Overall collagen production levels slow down progressively, but by tweaking your lifestyle, you can slow down this process.
And what about restoring what’s already been lost? Can skin collagen be restored naturally? The answer is yes. Currently, many treatments can temporarily boost collagen production.
Results from these treatments will be localized: that is, they won’t affect your entire body. However, they should last long enough for your skin to undo the damage that has already been done. Afterward, it will be up to you to protect those results!
Not everything labeled as “collagen boosting” will erase wrinkles instantaneously. Plus, many other widely-advertised treatments work sometimes, but their effects haven’t resisted the rigorous eye of laboratory research.
Below are four treatments that work, arranged from least to most invasive.
The skincare industry is full of complex labels and bold promises – and most skincare products include “anti-aging” in their laundry list of benefits. But how many of these really work?
For this answer, you will need to look at the ingredient list. So far, only one ingredient has been shown to directly stimulate the production of collagen fibers in the skin: tretinoin. This prescription-only cream is a synthetic form of vitamin A and belongs to a class of medications known as retinoids.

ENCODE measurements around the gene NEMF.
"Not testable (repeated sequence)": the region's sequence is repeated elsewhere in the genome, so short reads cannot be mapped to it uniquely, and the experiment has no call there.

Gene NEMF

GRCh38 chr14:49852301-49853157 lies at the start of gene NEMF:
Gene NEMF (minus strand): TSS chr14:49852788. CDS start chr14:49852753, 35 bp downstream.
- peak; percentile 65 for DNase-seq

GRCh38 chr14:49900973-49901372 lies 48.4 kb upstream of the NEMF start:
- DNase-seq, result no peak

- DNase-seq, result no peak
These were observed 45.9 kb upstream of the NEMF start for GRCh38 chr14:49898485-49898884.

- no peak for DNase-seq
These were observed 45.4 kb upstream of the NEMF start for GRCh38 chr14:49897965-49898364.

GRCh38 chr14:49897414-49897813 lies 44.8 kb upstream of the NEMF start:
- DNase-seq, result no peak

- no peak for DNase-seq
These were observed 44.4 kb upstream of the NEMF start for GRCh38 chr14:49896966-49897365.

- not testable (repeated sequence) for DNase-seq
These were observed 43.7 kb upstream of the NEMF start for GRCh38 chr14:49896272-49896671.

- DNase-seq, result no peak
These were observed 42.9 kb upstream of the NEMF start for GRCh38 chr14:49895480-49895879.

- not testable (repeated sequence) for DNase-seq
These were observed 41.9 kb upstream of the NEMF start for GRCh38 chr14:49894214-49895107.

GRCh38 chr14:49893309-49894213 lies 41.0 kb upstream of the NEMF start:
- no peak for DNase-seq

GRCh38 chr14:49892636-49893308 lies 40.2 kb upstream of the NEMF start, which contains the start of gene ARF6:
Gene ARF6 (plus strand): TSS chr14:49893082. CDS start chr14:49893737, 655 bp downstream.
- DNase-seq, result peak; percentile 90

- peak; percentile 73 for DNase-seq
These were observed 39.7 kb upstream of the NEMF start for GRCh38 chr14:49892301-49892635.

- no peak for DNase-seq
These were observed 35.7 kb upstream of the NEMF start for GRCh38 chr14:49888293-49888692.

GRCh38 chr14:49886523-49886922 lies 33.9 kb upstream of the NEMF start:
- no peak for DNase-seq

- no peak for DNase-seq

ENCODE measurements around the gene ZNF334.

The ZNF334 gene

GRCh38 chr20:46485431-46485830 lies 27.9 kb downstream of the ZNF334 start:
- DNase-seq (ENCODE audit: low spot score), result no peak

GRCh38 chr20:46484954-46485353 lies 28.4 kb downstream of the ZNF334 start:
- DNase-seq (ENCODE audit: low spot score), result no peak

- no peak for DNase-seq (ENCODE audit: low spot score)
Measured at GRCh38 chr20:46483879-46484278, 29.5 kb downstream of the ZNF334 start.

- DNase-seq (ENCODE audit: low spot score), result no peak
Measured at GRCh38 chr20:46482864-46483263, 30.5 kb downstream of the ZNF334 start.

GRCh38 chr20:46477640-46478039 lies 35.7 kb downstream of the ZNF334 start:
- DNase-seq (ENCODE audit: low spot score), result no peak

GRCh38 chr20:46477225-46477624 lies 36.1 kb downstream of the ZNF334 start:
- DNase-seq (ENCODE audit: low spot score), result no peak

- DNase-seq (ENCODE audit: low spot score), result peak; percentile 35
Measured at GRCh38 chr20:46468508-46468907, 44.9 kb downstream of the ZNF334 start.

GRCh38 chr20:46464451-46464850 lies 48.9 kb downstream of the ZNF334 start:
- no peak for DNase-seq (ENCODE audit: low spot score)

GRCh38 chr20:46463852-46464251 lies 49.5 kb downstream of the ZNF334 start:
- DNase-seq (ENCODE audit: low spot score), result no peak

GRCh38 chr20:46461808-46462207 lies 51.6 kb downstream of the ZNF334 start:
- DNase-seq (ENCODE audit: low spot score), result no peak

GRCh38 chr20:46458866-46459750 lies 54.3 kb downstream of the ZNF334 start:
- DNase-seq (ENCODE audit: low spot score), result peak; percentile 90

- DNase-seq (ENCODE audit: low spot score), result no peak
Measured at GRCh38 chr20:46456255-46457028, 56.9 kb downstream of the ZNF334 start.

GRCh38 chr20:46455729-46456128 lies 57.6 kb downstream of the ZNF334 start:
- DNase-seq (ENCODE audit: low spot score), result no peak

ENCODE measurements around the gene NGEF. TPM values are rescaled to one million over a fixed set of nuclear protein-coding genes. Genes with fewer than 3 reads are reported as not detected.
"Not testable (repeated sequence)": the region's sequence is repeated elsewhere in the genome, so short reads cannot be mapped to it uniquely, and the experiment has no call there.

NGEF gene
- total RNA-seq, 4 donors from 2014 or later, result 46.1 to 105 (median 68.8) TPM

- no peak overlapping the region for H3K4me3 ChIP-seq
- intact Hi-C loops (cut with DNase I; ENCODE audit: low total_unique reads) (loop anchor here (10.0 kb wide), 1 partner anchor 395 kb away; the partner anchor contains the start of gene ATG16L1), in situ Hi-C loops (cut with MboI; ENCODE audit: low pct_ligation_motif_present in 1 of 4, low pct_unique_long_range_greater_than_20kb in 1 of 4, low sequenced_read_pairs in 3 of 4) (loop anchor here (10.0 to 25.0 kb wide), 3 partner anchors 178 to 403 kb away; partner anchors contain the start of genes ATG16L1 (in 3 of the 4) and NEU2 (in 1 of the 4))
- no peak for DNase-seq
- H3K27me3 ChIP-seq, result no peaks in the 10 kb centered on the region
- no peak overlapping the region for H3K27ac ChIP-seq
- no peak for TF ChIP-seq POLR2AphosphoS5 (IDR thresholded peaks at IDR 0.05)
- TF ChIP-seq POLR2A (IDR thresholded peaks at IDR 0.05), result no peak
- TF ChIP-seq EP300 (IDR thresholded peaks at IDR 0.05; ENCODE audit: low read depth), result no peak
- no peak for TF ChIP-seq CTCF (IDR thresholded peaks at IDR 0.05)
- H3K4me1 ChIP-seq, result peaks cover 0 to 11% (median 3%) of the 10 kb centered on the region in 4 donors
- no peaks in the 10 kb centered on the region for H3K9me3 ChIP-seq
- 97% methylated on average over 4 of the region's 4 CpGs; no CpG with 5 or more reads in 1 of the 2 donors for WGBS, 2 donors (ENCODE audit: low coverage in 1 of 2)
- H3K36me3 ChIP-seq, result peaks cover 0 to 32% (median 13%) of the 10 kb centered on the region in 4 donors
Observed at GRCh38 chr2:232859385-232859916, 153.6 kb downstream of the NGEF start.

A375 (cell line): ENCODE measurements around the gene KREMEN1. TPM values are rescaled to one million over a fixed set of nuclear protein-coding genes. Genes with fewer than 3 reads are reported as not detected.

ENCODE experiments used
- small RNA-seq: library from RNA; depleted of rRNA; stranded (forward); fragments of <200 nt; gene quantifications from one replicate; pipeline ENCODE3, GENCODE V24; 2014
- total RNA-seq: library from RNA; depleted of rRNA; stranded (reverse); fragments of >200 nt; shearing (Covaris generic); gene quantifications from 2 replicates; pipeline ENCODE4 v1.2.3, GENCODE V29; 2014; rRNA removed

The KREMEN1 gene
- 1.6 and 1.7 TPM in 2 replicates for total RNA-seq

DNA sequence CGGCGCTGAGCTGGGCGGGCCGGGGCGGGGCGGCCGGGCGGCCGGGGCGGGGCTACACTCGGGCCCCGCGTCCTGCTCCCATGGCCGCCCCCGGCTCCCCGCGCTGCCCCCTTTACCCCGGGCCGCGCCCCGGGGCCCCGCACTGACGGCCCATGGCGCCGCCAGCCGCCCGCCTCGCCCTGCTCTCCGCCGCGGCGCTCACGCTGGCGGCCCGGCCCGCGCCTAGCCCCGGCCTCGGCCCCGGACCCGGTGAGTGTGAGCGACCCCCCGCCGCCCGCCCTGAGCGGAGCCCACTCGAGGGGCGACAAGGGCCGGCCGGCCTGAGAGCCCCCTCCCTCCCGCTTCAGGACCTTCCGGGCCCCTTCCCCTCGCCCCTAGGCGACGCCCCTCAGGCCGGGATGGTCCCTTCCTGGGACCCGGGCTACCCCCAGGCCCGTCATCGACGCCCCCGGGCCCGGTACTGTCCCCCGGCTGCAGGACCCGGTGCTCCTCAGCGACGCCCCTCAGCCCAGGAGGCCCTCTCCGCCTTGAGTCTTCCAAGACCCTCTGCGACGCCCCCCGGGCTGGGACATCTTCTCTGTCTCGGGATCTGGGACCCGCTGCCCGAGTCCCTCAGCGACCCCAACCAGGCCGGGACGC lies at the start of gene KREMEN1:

Topical tretinoin is commonly sold as Retin-A cream and is widely used to treat severe acne. It can both directly speed up the production of collagen and slow down collagen breakdown, so dermatologists use it to reverse sun damage, smooth out expression lines and fine wrinkles, and erase stretch marks.
Now, all this magic is neither painless nor instant. Tretinoin can easily irritate the skin, and even when used against acne, it tends to make it worse before it begins healing.
As we age, collagen production decreases, and existing collagen fibers become progressively thinner and weaker.